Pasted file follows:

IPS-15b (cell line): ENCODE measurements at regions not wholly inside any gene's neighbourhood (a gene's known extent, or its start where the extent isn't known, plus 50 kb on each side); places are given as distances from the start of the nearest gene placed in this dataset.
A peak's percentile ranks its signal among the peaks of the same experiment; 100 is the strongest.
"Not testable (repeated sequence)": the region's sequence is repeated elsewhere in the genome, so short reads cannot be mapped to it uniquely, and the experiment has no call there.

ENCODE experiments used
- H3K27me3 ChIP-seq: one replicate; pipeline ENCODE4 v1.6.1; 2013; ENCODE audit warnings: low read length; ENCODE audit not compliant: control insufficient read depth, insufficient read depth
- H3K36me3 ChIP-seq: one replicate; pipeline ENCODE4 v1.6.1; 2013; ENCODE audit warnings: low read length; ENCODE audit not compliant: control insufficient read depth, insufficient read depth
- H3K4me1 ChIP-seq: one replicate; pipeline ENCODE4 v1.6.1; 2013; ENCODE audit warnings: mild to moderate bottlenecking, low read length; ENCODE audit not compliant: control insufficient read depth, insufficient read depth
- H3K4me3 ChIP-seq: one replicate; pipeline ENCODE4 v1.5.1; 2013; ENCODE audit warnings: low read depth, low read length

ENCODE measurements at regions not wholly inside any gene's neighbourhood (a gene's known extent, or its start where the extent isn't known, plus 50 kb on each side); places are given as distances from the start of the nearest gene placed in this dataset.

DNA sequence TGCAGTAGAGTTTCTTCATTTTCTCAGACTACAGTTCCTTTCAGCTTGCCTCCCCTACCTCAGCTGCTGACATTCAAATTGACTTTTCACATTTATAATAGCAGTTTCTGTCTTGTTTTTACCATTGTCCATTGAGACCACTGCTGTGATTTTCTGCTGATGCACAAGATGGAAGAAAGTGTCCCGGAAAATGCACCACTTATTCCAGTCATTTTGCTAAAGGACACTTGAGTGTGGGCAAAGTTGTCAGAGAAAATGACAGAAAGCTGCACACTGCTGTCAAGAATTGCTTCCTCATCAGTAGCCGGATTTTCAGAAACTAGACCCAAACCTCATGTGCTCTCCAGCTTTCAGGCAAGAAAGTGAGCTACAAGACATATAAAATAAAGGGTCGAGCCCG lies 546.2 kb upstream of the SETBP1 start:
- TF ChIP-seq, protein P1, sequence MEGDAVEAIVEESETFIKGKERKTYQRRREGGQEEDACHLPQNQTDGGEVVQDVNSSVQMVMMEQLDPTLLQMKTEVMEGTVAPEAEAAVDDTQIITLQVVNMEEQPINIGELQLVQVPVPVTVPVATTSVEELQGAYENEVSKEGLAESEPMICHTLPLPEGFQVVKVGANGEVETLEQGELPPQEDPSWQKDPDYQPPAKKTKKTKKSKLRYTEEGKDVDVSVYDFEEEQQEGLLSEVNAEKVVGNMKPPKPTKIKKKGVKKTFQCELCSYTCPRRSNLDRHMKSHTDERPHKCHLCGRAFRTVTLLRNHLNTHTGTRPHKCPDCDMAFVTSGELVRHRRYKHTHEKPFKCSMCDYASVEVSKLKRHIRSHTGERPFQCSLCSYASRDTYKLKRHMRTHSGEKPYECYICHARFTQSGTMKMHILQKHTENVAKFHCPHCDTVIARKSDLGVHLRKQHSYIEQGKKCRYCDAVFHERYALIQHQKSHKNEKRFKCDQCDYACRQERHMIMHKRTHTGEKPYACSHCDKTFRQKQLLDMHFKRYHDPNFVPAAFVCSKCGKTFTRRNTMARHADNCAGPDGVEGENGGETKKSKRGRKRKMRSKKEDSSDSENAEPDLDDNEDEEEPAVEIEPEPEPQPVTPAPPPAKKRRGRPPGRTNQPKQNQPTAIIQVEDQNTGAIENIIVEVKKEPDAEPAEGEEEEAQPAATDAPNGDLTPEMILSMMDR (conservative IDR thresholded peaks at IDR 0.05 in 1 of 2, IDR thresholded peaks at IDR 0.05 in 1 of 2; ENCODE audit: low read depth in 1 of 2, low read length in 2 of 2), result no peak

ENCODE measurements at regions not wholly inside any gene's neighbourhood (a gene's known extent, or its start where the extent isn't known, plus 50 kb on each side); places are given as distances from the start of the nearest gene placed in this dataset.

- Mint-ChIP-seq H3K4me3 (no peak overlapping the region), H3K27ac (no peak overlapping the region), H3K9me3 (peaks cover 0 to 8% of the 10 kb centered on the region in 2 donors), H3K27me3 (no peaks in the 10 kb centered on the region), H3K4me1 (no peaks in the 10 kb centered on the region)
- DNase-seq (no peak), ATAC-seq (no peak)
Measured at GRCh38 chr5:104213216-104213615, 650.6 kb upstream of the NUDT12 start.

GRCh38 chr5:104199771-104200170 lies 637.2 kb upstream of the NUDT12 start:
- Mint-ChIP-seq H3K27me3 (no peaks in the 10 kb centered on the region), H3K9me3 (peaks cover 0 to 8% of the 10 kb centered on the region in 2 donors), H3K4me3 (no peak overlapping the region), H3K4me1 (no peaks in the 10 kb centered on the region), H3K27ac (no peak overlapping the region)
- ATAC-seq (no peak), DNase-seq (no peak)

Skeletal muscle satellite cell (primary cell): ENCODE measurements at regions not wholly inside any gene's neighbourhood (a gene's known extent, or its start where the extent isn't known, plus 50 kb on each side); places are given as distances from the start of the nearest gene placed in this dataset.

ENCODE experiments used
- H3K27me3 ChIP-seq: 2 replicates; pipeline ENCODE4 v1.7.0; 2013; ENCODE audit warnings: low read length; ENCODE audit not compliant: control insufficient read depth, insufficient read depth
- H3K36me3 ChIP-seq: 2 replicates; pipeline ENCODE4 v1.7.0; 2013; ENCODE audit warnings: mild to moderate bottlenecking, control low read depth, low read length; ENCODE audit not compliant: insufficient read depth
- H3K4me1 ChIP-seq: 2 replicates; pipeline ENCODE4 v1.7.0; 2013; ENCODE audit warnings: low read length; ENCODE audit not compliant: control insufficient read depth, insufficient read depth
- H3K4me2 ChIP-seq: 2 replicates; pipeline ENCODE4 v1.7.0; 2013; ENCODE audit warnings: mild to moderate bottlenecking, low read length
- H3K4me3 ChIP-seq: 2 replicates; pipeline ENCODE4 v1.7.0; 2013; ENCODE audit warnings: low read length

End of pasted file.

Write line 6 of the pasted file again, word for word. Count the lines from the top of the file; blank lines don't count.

- H3K36me3 ChIP-seq: one replicate; pipeline ENCODE4 v1.6.1; 2013; ENCODE audit warnings: low read length; ENCODE audit not compliant: control insufficient read depth, insufficient read depth